Courtship, in many of its forms, emphasizes emotional and physical purity and seeks to guard that by adding layers of security on it (which in some cases, is properly interpreted as legalism). As Umstattd points out, this really just exacerbates the problem of trying to stay pure because the hurdles of simply getting into the relationship elevates it to a level of exclusivity that is far above what it needs to be. It is rightly noted that for many guys, just asking to court a girl is tantamount to asking for her hand in marriage. I remember bringing up this very point with my friends when I was in high school and we all agreed courtship was something to be avoided.

When I actually met my wife and we were dating/courting/”going steady”, purity was hard. Duh. Whenever you get a guy and girl together and they’re in love, purity will be hard. Sin makes it hard. The more exclusive the relationship is, the harder it is to fight back. It’s not a defect of relationships; it’s just a fact. My beef is that courtship often accelerates exclusivity prematurely, which makes temptation more intense because of the emotional commitment involved. I recognize that accountability is also a strong part of courting, but accountability does not kill temptation.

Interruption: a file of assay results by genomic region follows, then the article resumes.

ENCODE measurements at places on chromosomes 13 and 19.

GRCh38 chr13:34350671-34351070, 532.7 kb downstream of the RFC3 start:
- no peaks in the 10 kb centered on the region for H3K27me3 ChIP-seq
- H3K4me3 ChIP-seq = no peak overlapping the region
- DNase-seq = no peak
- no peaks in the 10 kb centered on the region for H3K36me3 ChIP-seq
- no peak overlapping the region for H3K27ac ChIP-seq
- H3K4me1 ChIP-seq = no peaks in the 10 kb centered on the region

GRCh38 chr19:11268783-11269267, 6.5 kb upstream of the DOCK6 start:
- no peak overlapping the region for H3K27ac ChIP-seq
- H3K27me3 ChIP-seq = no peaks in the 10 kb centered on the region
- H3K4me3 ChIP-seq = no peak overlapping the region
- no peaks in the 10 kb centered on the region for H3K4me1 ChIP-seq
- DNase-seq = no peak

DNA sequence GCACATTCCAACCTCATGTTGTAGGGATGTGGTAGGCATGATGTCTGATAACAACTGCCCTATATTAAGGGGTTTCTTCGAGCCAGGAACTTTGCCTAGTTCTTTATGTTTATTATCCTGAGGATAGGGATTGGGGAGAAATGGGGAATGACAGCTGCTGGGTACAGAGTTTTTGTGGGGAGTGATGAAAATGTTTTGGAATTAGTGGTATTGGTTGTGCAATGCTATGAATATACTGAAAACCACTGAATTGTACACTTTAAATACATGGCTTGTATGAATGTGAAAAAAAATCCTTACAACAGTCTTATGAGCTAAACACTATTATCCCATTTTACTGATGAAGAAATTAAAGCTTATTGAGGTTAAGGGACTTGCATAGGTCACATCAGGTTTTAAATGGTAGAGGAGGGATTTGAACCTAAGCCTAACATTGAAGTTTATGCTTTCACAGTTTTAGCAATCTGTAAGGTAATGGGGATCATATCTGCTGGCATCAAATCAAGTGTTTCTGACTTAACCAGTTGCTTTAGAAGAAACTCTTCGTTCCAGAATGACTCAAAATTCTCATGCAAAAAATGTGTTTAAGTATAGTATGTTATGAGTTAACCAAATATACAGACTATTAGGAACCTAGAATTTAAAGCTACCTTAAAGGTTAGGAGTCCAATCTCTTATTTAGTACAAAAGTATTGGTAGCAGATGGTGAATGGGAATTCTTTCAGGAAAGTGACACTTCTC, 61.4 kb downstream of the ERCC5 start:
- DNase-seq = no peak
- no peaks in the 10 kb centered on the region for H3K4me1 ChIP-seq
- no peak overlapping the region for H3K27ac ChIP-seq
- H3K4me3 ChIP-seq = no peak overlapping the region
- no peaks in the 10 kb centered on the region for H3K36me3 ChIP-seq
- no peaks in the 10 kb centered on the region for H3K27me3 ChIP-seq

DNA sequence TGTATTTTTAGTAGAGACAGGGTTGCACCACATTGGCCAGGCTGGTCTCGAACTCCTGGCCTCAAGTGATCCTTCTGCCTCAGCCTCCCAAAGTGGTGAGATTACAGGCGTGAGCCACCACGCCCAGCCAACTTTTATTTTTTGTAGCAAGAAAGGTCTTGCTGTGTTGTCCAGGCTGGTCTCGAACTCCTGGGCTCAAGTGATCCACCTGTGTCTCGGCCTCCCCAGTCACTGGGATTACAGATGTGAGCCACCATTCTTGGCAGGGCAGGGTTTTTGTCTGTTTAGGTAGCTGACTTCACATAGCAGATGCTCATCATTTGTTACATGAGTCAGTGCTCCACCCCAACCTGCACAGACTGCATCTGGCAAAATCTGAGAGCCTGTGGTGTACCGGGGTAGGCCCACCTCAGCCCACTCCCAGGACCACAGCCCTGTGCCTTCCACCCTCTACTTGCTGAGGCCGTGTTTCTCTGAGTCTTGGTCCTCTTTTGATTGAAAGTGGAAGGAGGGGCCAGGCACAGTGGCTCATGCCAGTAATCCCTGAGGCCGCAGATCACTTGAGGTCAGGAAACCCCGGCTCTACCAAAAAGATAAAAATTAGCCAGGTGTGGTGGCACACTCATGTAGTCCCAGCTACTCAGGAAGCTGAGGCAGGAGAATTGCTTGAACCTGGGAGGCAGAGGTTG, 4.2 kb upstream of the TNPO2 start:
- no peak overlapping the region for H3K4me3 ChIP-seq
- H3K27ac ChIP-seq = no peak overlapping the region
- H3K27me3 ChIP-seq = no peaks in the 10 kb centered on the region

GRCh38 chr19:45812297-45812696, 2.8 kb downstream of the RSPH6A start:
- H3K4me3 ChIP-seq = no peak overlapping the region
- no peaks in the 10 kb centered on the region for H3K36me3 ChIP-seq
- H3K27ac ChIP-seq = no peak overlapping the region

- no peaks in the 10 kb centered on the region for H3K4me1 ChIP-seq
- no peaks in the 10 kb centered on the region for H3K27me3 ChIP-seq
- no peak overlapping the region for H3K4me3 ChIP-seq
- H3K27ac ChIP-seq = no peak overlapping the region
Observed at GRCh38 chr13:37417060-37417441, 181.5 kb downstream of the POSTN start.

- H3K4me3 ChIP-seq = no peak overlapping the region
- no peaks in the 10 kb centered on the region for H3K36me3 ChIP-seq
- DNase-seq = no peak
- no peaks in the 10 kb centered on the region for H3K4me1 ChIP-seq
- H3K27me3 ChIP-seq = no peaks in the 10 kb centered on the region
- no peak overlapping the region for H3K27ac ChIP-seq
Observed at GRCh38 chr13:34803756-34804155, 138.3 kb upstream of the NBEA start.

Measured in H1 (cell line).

Opposite Sex Relationships Are What is Important

My wife and I both have always had strong opposite sex friendships which I believe was key in us meeting and getting married so quickly. We already knew what we wanted, and when we found it, what was the point in waiting? Furthermore, we were friends for a solid two years before we became “official”. We didn’t have a relationship that was closely supervised, which would have made it hard to get to really know each other. Insofar as courtship is about pursuing marriage, then yes, we courted because we always knew we wanted to get married. So in a sense, when we made our relationship official, it was kind of like the start of a very long engagement because we knew nothing would break it down.